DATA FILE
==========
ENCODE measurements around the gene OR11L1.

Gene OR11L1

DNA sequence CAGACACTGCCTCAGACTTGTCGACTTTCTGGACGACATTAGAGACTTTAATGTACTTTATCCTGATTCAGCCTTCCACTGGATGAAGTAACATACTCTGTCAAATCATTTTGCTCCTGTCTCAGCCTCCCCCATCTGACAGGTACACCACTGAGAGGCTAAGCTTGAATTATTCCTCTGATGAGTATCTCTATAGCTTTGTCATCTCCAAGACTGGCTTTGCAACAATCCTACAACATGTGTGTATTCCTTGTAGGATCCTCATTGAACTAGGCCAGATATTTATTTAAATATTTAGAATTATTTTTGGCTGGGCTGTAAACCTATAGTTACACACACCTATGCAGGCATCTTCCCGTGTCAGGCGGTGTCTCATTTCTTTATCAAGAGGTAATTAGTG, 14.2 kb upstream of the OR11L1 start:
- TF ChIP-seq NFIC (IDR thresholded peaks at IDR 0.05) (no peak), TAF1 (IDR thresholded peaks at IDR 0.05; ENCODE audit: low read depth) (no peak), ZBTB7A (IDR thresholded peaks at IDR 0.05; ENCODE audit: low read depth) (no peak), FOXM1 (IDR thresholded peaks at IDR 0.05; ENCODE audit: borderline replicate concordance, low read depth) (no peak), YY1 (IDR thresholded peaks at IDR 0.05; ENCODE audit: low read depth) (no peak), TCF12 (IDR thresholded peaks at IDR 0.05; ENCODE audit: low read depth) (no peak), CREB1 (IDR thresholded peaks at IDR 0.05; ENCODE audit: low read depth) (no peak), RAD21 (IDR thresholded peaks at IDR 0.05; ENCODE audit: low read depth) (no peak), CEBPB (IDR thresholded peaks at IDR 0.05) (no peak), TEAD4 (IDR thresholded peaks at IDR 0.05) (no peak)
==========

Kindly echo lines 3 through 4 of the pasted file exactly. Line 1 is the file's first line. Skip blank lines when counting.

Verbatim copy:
DNA sequence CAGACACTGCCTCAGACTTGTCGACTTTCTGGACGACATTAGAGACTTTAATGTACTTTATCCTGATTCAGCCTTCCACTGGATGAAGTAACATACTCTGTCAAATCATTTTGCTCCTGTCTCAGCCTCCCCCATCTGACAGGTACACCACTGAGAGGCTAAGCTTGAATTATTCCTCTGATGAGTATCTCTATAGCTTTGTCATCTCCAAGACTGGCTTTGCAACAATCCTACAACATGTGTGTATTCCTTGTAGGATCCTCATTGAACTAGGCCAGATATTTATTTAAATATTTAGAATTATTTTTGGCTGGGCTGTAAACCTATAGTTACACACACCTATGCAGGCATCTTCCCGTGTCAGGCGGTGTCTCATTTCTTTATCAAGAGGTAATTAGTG, 14.2 kb upstream of the OR11L1 start:
- TF ChIP-seq NFIC (IDR thresholded peaks at IDR 0.05) (no peak), TAF1 (IDR thresholded peaks at IDR 0.05; ENCODE audit: low read depth) (no peak), ZBTB7A (IDR thresholded peaks at IDR 0.05; ENCODE audit: low read depth) (no peak), FOXM1 (IDR thresholded peaks at IDR 0.05; ENCODE audit: borderline replicate concordance, low read depth) (no peak), YY1 (IDR thresholded peaks at IDR 0.05; ENCODE audit: low read depth) (no peak), TCF12 (IDR thresholded peaks at IDR 0.05; ENCODE audit: low read depth) (no peak), CREB1 (IDR thresholded peaks at IDR 0.05; ENCODE audit: low read depth) (no peak), RAD21 (IDR thresholded peaks at IDR 0.05; ENCODE audit: low read depth) (no peak), CEBPB (IDR thresholded peaks at IDR 0.05) (no peak), TEAD4 (IDR thresholded peaks at IDR 0.05) (no peak)